Audrey Young at NZ Herald reports:
It involved the cabinet deposing him.
It also involved the getting Governor General Sir David Beattie to appoint himself, Mr McLay, as a temporary Prime Minister in order to carry out the requests of the incoming Labour Government.
Straight after the snap election in 1984, but before the Labour Government could be sworn in, Reserve Bank and Treasury officials advised Sir Robert to immediately devalue the New Zealand dollar to address the pressure on the currency that had been building.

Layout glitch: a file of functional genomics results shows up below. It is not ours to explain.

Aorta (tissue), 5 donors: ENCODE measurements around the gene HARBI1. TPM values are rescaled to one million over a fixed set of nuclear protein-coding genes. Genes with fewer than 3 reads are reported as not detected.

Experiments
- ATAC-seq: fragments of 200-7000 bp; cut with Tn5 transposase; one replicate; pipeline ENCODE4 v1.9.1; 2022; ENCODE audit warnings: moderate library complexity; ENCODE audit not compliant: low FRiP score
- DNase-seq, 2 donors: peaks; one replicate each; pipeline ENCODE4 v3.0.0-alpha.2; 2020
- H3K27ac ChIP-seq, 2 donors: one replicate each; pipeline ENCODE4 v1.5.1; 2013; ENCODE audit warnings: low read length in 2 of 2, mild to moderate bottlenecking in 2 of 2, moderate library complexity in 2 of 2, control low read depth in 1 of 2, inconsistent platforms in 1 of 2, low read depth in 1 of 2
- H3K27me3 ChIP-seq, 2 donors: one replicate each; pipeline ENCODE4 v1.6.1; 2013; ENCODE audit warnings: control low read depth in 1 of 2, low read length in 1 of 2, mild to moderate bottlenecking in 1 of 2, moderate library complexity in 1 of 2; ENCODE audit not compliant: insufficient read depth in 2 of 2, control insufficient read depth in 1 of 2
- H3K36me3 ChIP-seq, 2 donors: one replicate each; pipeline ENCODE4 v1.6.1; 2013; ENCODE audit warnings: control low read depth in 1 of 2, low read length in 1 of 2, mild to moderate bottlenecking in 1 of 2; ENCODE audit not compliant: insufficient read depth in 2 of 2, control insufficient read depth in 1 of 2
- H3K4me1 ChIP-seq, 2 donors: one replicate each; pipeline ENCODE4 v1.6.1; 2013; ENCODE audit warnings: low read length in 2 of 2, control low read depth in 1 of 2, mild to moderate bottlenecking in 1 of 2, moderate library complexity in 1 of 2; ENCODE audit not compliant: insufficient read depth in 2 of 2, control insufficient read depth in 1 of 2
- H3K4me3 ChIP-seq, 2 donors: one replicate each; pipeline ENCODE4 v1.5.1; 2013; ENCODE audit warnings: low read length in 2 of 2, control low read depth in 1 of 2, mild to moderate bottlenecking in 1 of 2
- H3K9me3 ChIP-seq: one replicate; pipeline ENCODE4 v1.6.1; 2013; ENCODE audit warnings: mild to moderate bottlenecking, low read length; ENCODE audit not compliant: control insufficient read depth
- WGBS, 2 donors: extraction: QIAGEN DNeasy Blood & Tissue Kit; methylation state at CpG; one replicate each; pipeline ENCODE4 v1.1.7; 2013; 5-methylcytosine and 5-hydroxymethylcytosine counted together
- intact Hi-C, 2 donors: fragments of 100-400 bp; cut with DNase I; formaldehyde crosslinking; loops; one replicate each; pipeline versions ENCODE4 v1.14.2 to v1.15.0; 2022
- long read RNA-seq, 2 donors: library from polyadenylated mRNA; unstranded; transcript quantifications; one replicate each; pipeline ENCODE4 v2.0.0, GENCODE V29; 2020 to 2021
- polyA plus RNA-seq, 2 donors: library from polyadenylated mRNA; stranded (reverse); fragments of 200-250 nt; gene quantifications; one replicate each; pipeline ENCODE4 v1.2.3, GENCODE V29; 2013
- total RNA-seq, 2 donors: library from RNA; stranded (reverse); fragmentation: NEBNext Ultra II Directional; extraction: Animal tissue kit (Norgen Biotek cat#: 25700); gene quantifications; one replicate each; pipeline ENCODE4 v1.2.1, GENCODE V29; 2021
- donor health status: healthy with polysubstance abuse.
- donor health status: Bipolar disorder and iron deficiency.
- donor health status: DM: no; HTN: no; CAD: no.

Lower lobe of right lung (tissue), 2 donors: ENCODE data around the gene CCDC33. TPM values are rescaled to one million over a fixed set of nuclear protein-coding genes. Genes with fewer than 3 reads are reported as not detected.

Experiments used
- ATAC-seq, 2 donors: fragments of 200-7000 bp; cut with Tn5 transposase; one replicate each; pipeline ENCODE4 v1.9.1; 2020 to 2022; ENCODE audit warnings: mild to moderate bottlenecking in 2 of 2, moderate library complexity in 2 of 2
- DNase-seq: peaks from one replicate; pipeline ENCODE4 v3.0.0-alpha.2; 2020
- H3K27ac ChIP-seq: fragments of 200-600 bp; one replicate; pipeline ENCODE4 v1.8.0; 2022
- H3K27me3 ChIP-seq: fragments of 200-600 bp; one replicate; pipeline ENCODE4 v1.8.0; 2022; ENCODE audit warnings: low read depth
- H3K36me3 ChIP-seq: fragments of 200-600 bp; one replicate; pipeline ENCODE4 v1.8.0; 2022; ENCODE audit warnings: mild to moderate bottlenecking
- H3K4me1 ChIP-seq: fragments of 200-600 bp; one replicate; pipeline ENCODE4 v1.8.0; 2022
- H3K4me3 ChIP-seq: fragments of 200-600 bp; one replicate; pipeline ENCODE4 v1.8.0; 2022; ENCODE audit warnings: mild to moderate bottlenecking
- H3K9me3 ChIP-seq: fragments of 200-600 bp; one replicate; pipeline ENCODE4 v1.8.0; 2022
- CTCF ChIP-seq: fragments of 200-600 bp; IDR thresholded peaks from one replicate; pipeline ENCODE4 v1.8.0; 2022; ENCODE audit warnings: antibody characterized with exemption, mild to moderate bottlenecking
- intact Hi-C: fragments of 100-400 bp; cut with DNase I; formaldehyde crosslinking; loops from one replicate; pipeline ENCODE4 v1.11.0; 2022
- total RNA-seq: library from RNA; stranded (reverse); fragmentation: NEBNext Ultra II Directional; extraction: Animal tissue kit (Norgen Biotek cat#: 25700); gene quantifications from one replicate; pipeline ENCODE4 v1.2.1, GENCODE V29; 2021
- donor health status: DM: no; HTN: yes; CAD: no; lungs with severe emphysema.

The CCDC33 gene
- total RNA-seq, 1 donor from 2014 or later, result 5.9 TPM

Their advice had the support of Labour leader and incoming Prime Minister David Lange.
Sir Robert refused, much to the astonishment of Mr McLay, who was his Deputy and outgoing Attorney General.
It was an astonishing stand off, and the closest we have come to a constitutional crisis. It was also a very undignified end to Muldoon’s tenure. It was as if he could not accept he had lost.Tags: constitutional issues, Jim McLay, Robert Muldoon